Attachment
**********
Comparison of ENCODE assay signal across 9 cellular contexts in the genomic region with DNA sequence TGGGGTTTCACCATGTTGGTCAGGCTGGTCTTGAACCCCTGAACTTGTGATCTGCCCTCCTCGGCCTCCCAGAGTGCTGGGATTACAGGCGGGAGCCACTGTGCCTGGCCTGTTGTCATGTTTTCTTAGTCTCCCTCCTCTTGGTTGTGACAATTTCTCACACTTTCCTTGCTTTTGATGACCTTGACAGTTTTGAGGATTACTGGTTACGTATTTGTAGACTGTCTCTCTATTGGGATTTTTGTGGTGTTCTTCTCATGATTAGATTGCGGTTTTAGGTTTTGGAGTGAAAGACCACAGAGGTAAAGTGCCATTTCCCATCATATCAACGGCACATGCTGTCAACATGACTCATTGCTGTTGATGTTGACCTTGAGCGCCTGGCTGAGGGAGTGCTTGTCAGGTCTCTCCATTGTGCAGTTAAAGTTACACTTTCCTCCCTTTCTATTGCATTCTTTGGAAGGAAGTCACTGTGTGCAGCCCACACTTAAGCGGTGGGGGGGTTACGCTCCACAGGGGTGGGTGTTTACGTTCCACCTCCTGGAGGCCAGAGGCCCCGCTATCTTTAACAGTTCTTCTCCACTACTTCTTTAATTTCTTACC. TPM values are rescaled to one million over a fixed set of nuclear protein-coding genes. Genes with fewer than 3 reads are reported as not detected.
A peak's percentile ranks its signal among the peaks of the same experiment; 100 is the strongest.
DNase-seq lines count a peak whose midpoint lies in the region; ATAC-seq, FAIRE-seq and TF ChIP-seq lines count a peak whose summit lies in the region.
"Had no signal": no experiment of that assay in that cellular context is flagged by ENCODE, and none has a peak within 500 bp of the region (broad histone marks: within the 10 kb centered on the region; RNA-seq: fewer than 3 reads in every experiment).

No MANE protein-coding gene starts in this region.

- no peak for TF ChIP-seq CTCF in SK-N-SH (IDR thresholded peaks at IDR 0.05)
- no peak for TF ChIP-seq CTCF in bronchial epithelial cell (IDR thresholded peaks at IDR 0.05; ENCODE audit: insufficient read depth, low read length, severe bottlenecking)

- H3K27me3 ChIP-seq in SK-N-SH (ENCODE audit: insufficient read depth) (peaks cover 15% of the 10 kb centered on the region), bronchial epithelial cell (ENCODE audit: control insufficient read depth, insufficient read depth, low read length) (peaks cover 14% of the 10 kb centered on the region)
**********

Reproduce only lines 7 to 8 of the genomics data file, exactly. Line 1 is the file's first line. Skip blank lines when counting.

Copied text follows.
- no peak for TF ChIP-seq CTCF in bronchial epithelial cell (IDR thresholded peaks at IDR 0.05; ENCODE audit: insufficient read depth, low read length, severe bottlenecking)

- H3K27me3 ChIP-seq in SK-N-SH (ENCODE audit: insufficient read depth) (peaks cover 15% of the 10 kb centered on the region), bronchial epithelial cell (ENCODE audit: control insufficient read depth, insufficient read depth, low read length) (peaks cover 14% of the 10 kb centered on the region)